“It seems that the allocated attention in our collective minds has a certain size, but that the cultural items competing for that attention have become more densely packed. This would support the claim that it has indeed become more difficult to keep up to date on the news cycle, for example.” says Professor Sune Lehmann from DTU Compute.

The scientists have studied Twitter data from 2013 to 2016, books from Google Books going back 100 years, movie ticket sales going back 40 years, and citations of scientific publications from the last 25 years. In addition, they have gathered data from Google Trends (2010-2018), Reddit (2010-2015), and Wikipedia (2012-2017).

When looking into the global daily top 50 hashtags on Twitter, the scientists found that peaks became increasingly steep and frequent: In 2013 a hashtag stayed in the top 50 for an average of 17.5 hours. This gradually decreases to 11.9 hours in 2016.

This trend is mirrored when looking at other domains, online and offline–and covering different periods. Looking, for instance, at the occurrence of the same five-word phrases (n-grams) in Google Books for the past 100 years, and the success of top box office movies. The same goes for Google searches and the number of Reddit comments on individual submissions.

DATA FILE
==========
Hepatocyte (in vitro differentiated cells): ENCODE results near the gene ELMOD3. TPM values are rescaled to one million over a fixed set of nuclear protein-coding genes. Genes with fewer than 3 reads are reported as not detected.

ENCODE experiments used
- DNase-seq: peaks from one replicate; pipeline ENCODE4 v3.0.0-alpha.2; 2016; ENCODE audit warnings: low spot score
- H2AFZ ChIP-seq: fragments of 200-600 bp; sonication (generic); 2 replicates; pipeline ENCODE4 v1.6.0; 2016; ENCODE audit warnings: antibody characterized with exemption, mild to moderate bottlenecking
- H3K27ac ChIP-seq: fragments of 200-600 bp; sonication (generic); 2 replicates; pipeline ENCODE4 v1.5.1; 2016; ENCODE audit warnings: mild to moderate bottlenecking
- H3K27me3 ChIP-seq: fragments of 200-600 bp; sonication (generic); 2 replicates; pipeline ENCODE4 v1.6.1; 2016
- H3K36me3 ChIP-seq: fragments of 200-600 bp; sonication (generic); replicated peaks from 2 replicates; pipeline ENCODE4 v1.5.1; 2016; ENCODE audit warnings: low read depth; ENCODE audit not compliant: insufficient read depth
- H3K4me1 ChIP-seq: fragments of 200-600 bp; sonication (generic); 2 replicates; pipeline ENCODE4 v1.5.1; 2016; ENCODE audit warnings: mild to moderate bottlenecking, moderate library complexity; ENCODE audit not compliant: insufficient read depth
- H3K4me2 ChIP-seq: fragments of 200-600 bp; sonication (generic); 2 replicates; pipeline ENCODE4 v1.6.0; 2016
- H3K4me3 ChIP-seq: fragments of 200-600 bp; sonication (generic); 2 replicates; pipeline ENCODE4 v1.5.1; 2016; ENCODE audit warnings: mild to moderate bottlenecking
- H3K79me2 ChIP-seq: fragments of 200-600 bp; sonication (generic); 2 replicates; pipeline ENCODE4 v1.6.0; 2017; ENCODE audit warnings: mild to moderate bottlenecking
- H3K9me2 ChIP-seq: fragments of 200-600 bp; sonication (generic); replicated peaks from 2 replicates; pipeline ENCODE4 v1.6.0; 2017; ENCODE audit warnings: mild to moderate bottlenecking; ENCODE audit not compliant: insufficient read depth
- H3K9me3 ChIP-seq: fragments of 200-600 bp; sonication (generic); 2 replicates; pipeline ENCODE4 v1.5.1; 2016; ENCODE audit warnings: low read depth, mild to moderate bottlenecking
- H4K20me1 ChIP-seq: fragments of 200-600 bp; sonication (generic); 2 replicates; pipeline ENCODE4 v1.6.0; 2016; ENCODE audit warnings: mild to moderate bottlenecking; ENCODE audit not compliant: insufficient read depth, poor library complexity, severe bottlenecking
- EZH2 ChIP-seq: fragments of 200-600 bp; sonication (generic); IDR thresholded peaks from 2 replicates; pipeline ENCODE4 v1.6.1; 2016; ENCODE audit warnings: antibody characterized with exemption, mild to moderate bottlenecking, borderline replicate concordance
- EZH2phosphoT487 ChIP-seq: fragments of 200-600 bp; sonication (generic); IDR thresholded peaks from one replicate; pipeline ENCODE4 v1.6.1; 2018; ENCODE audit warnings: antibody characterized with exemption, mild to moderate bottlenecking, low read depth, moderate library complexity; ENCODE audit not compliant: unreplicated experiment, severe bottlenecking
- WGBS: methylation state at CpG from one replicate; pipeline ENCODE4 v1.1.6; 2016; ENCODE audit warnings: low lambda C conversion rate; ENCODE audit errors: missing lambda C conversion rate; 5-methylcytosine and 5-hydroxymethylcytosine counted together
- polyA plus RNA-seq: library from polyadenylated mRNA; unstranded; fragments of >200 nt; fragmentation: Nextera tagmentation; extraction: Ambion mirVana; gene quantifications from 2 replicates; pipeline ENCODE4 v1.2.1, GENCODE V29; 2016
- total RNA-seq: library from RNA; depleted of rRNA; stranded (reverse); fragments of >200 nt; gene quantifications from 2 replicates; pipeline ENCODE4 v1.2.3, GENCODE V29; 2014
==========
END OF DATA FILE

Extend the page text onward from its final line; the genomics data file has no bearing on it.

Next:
“We wanted to understand which mechanisms could drive this behavior. Picturing topics as species that feed on human attention, we designed a mathematical model with three basic ingredients: “hotness,” aging, and the thirst for something new.” says Dr. Philipp Hövel, lecturer for applied mathematics, University College Cork.

When more content is produced in less time, it exhausts the collective attention earlier. The shortened peak of public interest for one topic is directly followed by the next topic, because of the fierce competition for novelty.

“The one parameter in the model that was key in replicating the empirical findings was the input rate— the abundance of information. The world has become increasingly well connected in the past decades. This means that content is increasing in volume, which exhausts our attention and our urge for ‘newness’ causes us to collectively switch between topics more rapidly.” says postdoc Philipp Lorenz-Spreen, Max Planck Institute for Human Development.

Since the available amount of attention remains more or less the same, the result is that people are more rapidly made aware of something happening and lose interest more quickly. However, the study does not address attention span on the level of the individual person, says Sune Lehmann: